During our conversation, 20-year-old Arman Karapetyan, a veteran of the 2020 Artsakh War, relates: “I was on my feet—I could still walk—I was going to help my friend. There was absolutely no skin left on my hands, as if it had melted. The same goes for my feet… My ears had completely melted—they have just been operated on…”
Arman’s face is completely burned; only his lovely eyes have been left unscathed. Our chat, however, is not sad. Although there are somber silences, he speaks with cool restraint.
He had already been serving for 15 months when the war began. On October 14, his vehicle was struck by the enemy while he was moving from post to post. “I was sitting in the rear of the vehicle. I tried to open the door, but it wouldn’t open. I managed to get out through the window. You mustn’t panic. That comes from being prepared. I had been on the battlefield for 20 days; I knew what to do in such circumstances. Nothing could be seen. It was on fire, and I couldn’t open my eyes. I had opened my eyes for a second, but if I had kept them open for longer, they would have been burned.”
Arman says that, after escaping the fire, they walked for about 20 minutes until they came across an ambulance. They were anesthetized, and he doesn’t remember much after that. His mother Lusineh says that they had moved him to Yerevan in extremely critical condition.
He had five operations in the two months following his injury (eight to date). The first operations, which had been very long, had been virtually useless. “They would take my skin and transplant it to my hand but it would not stay on my hand, as if it was melting. Then specialists from America and France arrived, and they saw that it was phosphorus and treated it another way—they managed to operate using silver water, I think.”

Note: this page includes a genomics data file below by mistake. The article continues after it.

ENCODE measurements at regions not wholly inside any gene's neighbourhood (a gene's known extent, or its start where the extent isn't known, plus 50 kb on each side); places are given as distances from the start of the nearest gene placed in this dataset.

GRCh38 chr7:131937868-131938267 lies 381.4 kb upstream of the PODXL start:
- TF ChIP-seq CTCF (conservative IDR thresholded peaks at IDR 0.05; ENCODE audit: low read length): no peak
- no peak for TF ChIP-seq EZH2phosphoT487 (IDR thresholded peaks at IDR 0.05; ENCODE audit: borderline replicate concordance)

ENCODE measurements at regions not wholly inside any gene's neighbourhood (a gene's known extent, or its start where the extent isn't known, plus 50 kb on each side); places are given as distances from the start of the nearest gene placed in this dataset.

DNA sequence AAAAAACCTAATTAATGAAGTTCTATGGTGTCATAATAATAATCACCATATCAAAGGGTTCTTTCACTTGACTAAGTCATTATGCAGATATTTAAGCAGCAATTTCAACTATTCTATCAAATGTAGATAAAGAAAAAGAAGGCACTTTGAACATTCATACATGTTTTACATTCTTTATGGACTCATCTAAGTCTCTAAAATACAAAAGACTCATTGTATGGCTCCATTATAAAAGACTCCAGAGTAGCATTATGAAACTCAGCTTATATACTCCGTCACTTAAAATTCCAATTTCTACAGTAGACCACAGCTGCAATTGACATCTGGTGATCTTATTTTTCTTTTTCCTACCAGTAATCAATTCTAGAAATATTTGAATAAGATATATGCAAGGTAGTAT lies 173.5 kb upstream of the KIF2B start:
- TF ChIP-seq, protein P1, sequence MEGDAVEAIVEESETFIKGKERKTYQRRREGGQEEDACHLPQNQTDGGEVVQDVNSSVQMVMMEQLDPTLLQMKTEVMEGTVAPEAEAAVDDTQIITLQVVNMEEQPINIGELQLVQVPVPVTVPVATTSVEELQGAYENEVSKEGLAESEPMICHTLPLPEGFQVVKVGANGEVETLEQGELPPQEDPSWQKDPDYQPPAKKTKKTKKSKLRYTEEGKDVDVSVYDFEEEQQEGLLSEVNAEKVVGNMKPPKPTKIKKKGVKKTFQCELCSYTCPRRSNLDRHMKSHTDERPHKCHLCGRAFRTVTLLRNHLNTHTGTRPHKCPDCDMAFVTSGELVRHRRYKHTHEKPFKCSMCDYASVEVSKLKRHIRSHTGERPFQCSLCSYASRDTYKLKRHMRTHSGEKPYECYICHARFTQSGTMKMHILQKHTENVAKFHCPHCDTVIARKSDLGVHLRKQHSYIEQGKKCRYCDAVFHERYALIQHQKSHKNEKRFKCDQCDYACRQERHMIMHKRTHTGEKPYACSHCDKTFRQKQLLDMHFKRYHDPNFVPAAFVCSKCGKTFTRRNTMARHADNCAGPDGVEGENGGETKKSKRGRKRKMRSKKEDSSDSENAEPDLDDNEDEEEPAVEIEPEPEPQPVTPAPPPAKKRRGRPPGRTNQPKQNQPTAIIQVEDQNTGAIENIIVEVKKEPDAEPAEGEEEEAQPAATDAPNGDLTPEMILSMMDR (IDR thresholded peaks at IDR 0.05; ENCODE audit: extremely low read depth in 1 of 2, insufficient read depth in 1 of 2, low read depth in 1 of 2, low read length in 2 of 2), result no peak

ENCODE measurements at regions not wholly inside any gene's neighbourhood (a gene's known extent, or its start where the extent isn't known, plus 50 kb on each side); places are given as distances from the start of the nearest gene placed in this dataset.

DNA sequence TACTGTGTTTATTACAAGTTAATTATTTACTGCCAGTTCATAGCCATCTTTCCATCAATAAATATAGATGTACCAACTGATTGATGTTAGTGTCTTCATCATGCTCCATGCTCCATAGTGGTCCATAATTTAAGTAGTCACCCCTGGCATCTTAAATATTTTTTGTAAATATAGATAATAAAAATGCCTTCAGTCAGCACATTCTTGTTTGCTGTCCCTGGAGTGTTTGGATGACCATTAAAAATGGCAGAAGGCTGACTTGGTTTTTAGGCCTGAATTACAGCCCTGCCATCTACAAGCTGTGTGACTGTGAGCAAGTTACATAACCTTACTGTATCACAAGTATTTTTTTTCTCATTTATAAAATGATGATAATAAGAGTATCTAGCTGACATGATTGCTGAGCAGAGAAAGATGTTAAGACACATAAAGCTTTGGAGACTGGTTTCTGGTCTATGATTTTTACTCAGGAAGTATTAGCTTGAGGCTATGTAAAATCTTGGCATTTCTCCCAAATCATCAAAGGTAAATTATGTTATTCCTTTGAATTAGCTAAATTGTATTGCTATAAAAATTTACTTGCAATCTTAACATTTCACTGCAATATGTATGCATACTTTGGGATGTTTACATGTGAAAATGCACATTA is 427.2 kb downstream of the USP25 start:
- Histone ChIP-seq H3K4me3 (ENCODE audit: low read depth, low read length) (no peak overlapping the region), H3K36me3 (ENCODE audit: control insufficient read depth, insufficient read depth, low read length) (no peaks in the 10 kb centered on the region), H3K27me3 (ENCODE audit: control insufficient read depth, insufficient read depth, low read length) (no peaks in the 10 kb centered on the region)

During his latest operation, when they had to transplant skin to the back of his hand once again, they had to use local anesthetic because full anesthesia was too risky for him. Arman cautiously shows the edges of the skin graft; it is small, but healing with difficulty. Wounds often open up on his scalp. They are from phosphorus remnants, which begin to burn on contact with the air again.
He had decided to become a programmer after he left the army. Now he has difficulties using a computer. He doesn’t have enough movement in his hands. He can only hold light things. He watches short video lessons. Since he was wounded, going out during the daytime is contraindicated, and it is difficult to go for walks in the evening—his burns make it difficult to stand for long periods of time.
Wounds That Won’t Heal
French doctors spoke out about the fact that some of the burns of the injured were unusual and had been the result of the use of weapons containing phosphorus. Plastic surgeon Patrick Knipper and his colleagues published an article about their work during their visits to Armenia (October, November 2020 and January 2021) and the conclusions of their surgical team.
They detail, “We first observed white phosphorus burns in young soldiers during a visit to the Yerevan National Burn Center in November 2020. Several facts were the basis for this: the history of the soldiers’ illness (anamnesis), the circumstances of the burns (‘rain’ in the absence of an explosion nearby), the deep injuries on the face, hands and skin, which are difficult to heal.”